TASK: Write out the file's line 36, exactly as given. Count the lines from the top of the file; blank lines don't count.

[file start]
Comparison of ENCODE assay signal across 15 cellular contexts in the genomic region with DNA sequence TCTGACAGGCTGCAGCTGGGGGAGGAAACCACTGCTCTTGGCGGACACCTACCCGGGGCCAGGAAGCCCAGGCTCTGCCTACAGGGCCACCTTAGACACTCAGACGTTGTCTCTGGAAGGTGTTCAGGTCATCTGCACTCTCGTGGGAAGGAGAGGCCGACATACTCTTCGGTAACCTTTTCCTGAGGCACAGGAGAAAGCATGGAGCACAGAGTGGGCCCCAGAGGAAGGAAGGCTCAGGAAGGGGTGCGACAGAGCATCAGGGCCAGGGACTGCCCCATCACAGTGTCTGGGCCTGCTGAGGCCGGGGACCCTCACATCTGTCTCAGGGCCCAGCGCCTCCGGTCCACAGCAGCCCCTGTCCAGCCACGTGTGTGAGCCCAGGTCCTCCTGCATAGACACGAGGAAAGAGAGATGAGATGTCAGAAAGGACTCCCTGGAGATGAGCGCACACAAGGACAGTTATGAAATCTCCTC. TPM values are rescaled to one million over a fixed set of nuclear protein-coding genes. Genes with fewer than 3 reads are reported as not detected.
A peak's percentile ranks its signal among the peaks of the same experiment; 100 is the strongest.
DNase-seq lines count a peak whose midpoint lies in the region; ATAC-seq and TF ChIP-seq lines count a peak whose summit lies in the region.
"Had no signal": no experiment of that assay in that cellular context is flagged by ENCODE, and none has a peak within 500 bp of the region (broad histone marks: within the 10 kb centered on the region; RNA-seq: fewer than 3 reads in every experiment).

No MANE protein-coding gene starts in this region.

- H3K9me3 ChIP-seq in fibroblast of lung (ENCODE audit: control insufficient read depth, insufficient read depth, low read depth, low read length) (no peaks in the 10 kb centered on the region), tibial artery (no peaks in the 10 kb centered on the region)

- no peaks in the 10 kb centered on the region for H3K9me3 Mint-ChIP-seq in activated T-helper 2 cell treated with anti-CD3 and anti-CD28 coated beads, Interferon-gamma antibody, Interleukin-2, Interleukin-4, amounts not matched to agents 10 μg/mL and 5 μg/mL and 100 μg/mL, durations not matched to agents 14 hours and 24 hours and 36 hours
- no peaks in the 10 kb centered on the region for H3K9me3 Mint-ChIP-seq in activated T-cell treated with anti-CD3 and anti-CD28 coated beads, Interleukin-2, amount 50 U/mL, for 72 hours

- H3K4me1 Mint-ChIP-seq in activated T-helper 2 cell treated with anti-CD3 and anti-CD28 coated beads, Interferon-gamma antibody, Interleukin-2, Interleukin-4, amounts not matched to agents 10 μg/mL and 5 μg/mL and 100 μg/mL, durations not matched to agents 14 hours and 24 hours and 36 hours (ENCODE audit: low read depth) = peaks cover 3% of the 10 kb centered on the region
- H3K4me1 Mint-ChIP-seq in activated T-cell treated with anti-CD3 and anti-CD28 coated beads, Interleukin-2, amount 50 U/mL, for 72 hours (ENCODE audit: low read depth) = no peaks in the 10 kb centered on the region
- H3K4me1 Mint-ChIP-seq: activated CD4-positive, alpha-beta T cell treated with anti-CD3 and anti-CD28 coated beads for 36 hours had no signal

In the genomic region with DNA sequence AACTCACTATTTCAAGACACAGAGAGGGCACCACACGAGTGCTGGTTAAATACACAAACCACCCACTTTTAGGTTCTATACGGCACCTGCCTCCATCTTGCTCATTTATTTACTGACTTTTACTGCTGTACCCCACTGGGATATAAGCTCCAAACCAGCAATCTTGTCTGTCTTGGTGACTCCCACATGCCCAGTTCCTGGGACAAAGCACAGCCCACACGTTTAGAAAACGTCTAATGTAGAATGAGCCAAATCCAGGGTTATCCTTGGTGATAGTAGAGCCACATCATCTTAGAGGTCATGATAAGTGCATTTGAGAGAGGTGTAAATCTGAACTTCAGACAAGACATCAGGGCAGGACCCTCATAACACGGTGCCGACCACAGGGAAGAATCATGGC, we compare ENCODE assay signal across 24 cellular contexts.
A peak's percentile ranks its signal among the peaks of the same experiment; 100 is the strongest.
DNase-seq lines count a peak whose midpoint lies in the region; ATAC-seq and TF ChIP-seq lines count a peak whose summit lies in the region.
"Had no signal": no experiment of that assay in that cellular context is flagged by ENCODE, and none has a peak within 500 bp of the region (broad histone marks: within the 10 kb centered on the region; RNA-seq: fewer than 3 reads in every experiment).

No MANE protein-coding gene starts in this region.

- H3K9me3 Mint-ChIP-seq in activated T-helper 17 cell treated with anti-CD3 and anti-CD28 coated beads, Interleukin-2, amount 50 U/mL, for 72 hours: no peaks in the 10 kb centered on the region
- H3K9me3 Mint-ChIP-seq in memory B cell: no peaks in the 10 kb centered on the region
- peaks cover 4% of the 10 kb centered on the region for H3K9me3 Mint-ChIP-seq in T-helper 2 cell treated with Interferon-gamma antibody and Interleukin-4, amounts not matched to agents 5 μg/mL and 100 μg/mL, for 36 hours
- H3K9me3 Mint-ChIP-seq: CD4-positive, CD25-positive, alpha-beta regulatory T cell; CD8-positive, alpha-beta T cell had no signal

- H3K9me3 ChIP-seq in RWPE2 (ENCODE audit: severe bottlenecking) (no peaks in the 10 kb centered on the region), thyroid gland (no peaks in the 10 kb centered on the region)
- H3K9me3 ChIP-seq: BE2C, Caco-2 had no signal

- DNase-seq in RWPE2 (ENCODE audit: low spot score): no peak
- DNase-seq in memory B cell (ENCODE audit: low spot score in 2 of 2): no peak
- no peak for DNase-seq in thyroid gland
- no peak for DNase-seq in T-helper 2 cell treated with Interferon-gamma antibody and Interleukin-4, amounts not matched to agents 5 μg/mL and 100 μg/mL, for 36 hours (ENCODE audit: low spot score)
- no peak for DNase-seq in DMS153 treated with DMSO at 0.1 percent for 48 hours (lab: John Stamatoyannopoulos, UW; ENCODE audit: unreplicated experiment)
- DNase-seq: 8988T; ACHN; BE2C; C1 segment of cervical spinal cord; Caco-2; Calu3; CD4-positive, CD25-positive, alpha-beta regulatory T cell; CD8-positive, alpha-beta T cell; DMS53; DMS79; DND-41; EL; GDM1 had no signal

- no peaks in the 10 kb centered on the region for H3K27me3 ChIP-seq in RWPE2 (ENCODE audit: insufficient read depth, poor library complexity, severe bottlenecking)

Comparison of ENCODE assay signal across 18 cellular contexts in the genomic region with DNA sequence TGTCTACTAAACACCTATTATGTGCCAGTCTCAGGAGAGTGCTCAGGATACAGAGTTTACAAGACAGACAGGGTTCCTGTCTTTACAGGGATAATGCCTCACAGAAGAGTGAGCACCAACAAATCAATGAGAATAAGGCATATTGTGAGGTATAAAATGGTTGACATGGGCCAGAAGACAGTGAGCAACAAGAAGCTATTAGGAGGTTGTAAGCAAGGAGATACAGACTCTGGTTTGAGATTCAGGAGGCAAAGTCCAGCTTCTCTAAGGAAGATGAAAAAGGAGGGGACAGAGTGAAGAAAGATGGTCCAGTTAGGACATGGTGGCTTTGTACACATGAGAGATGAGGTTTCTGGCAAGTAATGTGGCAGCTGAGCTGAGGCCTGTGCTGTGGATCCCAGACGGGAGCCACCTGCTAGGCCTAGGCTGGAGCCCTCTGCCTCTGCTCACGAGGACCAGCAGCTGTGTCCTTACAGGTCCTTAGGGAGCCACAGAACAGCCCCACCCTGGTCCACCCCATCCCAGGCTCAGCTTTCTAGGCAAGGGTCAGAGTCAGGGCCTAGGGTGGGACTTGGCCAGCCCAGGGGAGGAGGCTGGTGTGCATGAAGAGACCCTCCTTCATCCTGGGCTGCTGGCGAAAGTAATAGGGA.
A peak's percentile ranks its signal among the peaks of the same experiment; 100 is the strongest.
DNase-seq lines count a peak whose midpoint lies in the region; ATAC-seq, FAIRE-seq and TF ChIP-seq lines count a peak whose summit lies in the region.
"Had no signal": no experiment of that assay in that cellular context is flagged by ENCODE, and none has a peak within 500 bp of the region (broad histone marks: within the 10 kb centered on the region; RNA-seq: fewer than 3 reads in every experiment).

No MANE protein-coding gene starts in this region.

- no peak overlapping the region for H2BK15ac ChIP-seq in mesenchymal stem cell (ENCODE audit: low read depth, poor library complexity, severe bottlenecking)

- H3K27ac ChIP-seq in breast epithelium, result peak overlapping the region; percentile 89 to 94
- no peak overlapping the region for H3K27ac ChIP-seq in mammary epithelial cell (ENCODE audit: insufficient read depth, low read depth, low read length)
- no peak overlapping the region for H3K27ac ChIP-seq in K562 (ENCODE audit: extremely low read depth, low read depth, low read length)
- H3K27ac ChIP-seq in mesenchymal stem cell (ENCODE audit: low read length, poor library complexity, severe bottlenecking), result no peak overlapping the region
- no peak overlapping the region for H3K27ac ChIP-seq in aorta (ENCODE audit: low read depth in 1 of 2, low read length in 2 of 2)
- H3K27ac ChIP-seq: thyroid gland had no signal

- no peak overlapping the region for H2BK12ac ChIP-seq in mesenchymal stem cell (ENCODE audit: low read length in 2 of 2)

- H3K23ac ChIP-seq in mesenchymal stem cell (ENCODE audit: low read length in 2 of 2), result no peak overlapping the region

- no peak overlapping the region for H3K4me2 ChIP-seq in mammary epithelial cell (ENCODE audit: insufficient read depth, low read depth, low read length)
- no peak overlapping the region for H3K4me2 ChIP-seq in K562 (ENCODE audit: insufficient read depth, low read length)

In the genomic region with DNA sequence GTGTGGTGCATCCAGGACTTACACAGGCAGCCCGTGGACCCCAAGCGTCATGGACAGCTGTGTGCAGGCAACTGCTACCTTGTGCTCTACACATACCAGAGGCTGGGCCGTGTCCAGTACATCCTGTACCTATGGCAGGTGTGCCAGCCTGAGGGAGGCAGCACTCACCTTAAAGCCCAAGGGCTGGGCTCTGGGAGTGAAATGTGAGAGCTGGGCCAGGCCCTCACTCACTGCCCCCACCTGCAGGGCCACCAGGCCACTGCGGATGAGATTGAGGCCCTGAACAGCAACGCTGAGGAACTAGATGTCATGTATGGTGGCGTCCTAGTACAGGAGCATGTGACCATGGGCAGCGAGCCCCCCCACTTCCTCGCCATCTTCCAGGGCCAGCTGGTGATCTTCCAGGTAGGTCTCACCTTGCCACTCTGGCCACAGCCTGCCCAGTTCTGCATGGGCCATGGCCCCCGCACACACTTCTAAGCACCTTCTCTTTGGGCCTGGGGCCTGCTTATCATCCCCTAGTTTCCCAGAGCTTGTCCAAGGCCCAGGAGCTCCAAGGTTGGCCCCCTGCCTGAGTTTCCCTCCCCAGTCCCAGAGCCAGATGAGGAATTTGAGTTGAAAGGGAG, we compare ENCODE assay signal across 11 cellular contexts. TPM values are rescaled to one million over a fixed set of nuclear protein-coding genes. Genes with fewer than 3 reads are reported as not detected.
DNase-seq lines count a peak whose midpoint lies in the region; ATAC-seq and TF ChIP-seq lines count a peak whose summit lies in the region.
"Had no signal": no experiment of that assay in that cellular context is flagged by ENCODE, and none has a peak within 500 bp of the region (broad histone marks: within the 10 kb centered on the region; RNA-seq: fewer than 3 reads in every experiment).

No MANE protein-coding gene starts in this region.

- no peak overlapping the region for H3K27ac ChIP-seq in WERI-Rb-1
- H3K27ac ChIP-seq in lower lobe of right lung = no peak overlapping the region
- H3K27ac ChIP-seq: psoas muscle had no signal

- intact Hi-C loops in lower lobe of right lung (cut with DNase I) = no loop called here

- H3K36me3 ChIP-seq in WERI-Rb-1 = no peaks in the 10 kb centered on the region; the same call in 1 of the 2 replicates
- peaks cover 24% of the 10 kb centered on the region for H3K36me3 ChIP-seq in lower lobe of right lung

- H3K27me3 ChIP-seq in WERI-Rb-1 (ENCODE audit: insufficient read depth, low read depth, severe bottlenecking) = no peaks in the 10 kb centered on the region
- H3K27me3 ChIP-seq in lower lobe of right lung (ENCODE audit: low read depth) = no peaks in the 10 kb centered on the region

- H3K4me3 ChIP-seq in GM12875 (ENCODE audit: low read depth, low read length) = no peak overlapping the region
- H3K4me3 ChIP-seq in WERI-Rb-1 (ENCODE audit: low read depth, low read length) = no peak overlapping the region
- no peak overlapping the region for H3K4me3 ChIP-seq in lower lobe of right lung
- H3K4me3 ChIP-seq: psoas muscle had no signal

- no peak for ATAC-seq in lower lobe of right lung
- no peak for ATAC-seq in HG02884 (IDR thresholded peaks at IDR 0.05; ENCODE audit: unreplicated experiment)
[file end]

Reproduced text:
- H3K27ac ChIP-seq in breast epithelium, result peak overlapping the region; percentile 89 to 94